restricting the search space to intrinsic utility ordered assortments and providing insights on how

the optimal solution behaves regarding prices and their relation with utilities. Based on these

propositions, the joint assortment and pricing optimisation problem for the TLM can be written

in a more succinct way. From Proposition 2, the solution is an intrinsic utility ordered set Sk= [k]

for some k≤n. Suppose there exists an optimal solution in the form (Sk, p) for a ﬁxed value k.

In that case, recall that it is suﬃcient to restrict to valid pairs (Sk, p), meaning that c(Sk, p) = Sk.

Consider a ﬁxed k≤n. By Proposition 4, at optimality, ui−pi≥uj−pj∀1≤i < j ≤k.

Therefore, the condition that c(Sk, p) = Skcan be written as

gij (p) := exp(ui−pi)−(1 + t)·exp(uj−pj)≤0,∀1≤i < j ≤k(14)

As a result, the joint k-assortment and pricing optimisation problem for the TLM (JAPTLM-k),

which aims at ﬁnding an optimal assortment Skof size kwith k≤n, can be written as:

maximize

pR(k)(p) := Pi∈Skpi·exp(ui−pi)

Pi∈Skexp(ui−pi) + a0

subject to gij (p)≤0,∀1≤i < j ≤k

(JAPTLM-k)

Note that, if exp(u1−uk)≤(1 + t), then the solution is the same as the unconstrained case,

because any ﬁxed price can be assigned without creating dominances. Hence, the optimal revenue

R(k)can be calculated using equation (12), and all prices are equal to 1 + R(k). On the other

hand, if exp(u1−uk)>1 + t, as in Example 6, the prices need to be adjusted in order to avoid

dominances.

The next theorem is the main result of this section.

Theorem 7. Problem JAPTLM-k can be solved in polynomial time.

The intuition behind the proof is based on Proposition 4 and the study of the Lagrangean

relaxation of problem (JAPTLM-k). Observe that, since ui−pi≥uj−pj(i≤j) at optimality,

23

then the largest ratio between attractiveness is obtained for products 1 and k. This ratio can also

occur for more products but only if they have the same net utility as products 1 or k. Thus, it must

be the case that there are non-negative integers k1and k2with k1+k2≤k, such that letting I1= [k1]

and I2={k−k2+ 1, k −k2+ 2, . . . , k}, the set of constraints C(k1, k2) = {gij(p)|i∈I1, j ∈I2}

are satisﬁed at equality for the optimal solution (see the proof in Appendix A for details). Since it

is only necessary to study a polynomial number of combinations of constraints satisﬁed at equality

and, for each one of those combinations a closed form solution is provided, the result follows.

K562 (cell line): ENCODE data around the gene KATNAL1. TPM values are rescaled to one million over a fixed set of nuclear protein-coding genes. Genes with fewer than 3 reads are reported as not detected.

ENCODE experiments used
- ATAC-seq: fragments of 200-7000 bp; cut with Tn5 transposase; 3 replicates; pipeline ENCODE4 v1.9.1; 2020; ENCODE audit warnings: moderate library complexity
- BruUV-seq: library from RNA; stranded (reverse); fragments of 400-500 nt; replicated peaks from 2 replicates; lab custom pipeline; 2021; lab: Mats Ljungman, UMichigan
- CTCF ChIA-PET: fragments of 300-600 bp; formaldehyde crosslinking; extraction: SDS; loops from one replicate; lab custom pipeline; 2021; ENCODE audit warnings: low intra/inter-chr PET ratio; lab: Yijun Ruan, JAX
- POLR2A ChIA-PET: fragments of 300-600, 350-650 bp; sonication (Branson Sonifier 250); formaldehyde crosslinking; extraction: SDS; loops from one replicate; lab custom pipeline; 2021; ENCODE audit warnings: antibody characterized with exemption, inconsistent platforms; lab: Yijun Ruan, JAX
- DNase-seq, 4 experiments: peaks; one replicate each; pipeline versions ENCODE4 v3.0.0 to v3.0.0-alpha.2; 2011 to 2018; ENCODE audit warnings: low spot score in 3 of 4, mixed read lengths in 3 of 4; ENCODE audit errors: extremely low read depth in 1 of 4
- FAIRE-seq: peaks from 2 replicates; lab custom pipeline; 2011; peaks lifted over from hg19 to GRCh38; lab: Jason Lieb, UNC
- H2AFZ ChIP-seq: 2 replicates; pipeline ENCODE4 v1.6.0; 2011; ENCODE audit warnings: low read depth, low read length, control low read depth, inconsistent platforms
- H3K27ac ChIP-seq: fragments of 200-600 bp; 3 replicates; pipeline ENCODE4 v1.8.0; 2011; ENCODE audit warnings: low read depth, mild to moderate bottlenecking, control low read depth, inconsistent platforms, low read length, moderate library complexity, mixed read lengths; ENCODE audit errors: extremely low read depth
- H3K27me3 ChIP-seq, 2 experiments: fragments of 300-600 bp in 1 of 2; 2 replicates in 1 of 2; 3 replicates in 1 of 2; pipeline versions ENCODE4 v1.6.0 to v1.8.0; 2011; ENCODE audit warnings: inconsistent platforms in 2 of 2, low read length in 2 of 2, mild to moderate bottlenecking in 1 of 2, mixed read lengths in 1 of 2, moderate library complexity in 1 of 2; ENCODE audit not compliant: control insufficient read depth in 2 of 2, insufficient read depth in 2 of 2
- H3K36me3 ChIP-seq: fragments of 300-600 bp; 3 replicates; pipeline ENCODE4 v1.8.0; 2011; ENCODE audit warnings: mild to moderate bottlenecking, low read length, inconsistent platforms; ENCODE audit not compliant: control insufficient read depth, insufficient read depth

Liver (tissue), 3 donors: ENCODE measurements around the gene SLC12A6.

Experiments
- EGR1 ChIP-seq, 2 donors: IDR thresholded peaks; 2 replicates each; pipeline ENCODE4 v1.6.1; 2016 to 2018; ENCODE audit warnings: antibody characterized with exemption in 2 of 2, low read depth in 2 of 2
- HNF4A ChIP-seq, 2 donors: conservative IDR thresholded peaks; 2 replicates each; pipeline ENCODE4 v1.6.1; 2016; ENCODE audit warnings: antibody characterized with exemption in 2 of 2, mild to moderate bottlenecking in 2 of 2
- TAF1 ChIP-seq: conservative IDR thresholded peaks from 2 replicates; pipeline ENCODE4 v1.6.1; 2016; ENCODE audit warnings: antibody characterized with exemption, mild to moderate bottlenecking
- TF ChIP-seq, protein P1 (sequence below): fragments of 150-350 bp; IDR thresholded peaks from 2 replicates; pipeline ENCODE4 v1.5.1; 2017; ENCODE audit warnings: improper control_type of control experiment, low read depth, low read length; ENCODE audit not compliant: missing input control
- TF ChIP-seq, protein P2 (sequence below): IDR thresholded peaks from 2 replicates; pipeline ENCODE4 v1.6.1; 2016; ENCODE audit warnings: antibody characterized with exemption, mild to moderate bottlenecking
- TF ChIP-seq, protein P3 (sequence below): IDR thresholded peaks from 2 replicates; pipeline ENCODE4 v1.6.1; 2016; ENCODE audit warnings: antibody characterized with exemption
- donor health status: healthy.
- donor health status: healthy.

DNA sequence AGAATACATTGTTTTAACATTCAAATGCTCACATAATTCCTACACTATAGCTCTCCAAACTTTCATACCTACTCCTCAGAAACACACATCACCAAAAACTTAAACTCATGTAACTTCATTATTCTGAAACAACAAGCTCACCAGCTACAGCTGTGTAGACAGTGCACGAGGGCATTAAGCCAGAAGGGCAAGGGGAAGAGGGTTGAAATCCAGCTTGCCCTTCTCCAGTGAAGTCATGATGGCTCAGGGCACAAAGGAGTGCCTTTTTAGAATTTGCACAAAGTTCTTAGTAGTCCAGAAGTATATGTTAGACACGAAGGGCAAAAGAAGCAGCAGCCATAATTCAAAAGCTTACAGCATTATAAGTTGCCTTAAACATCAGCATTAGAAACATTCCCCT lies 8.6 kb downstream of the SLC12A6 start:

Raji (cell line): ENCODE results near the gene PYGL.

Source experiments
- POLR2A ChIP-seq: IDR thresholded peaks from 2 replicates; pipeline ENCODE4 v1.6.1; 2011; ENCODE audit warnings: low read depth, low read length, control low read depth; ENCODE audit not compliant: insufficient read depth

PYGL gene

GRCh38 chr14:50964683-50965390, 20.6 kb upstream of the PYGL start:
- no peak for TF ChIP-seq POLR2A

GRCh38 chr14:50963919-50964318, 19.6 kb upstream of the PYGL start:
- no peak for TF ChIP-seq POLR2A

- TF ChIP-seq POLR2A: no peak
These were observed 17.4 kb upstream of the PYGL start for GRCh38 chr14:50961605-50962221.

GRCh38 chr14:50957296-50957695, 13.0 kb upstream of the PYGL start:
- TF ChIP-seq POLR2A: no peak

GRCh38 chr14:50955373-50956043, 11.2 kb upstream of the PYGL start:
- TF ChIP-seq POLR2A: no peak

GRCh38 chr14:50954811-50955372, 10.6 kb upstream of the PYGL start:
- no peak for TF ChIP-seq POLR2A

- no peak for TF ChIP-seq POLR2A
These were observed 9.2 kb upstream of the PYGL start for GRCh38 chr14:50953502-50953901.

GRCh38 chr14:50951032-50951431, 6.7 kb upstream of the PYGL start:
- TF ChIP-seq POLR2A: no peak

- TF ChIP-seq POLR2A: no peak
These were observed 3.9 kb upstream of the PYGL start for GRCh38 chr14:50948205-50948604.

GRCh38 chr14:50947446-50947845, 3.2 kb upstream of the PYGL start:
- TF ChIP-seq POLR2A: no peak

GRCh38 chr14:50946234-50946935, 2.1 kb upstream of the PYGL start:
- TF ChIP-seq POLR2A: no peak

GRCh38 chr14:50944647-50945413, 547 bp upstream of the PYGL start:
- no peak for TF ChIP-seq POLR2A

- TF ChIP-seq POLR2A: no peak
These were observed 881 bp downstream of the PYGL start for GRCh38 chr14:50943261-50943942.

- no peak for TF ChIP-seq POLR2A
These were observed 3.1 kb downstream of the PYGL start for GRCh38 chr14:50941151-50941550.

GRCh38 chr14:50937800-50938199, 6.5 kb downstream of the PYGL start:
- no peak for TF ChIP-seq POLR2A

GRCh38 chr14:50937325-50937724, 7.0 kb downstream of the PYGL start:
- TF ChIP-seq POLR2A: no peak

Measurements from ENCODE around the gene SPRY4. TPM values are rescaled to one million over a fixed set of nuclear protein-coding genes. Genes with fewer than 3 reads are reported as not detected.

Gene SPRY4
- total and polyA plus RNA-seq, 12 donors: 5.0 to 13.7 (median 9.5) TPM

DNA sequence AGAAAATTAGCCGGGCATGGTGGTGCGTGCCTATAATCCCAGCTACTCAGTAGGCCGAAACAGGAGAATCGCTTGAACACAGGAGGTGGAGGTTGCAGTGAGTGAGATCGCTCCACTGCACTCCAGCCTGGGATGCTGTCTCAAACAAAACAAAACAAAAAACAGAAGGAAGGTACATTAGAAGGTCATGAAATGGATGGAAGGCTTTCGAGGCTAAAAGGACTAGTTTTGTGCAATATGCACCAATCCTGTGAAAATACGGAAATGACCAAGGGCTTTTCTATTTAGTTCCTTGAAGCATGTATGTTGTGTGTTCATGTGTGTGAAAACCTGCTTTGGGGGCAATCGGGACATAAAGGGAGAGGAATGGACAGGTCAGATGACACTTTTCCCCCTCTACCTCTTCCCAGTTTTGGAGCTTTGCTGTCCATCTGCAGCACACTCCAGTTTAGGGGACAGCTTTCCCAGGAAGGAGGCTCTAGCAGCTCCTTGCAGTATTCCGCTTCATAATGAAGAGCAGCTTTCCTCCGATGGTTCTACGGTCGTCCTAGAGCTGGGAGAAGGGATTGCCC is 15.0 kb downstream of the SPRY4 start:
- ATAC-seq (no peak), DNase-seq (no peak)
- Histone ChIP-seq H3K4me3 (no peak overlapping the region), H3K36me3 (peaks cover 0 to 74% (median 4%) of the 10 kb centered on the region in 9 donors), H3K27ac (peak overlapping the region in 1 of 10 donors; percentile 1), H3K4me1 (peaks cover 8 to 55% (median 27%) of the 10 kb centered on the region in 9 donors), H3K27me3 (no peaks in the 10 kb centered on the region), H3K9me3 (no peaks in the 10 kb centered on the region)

For the non-trivial case with exp(u1−uk)>1 + t, where a ﬁxed price fails to be optimal, the

prices need to be adjusted in order to avoid the dominances. Let R(k)and p(k)be the optimal

revenue and price vector. The following Lemma characterizes the structure of the optimal solution

for problem JAPTLM-k.

Lemma 3. The optimal solution to problem (JAPTLM-k)is either the same as the unconstrained

case (i.e. ﬁxed price, in the case that exp(u1−uk)≤(1 + t)) or the following holds at optimality:

a1(p1)

ak(pk)= 1 + t. (15)

Moreover, there are non-negative integers k∗

1, k∗

2, with k∗

1+k∗

2≤ksuch that:

R(k)=W

k∗

1+k∗

2

1+t·exp (1+t)Pi∈I1ui+Pi∈I2ui+k∗

2ln(1+t)

k∗

1(1+t)+k∗

2−1+Pi∈¯

Ikexp(ui−1)

a0

,

where I1= [k∗

1],I2={k−k∗

2+ 1, k −k∗

2+ 2, . . . , k}and ¯

Ik= [k]\(I1∪I2). The optimal prices can

be obtained as follows:

p(k)

i=

1 + R(k)+ui−(1+t)Pi∈I1ui+Pi∈I2ui+k∗

2ln(1+t)

k∗

1(1+t)+k∗

2if i∈I1,

1 + R(k)+ui−(1+t)Pi∈I1ui+Pi∈I2ui+k∗

2ln(1+t)

k∗

1(1+t)+k∗

2+ ln(1 + t)if i∈I2,

1 + R(k)if i∈¯

Ik.

(16)

Let TLM-Opt(X, u, a0, k)be the procedure to obtain the optimal solution for problem (JAPTLM-k).

Using TLM-Opt(X, u, a0, k)at most ntimes (once for each k≤n) to obtain the assortment and

prices yielding the highest R(k), one can ﬁnd the optimal assortment and price vector for any given

instance. Its intuition is to mimic the optimal strategy for the regular MNL (Fixed-Price Policy)

as much as possible. However, given that it needs to accommodate prices in order to avoid domi-

nances, the algorithm adjusts prices for the higher intrinsic utility products (making prices larger,

hence less attractive) and reduces the price of lower intrinsic utility ones, making them more attrac-

tive for customers and preventing them from being dominated. This allows the optimal strategy

to have an edge over strategies ignoring the Threshold induced dominances, such as Fixed-Price

Policy and, to a lesser extent, the Quasi-Same Price (Wang and Sahin, 2018). The Quasi-Same

Price policy policy only adjusts the price of the lowest attractiveness product, instead of adjusting

24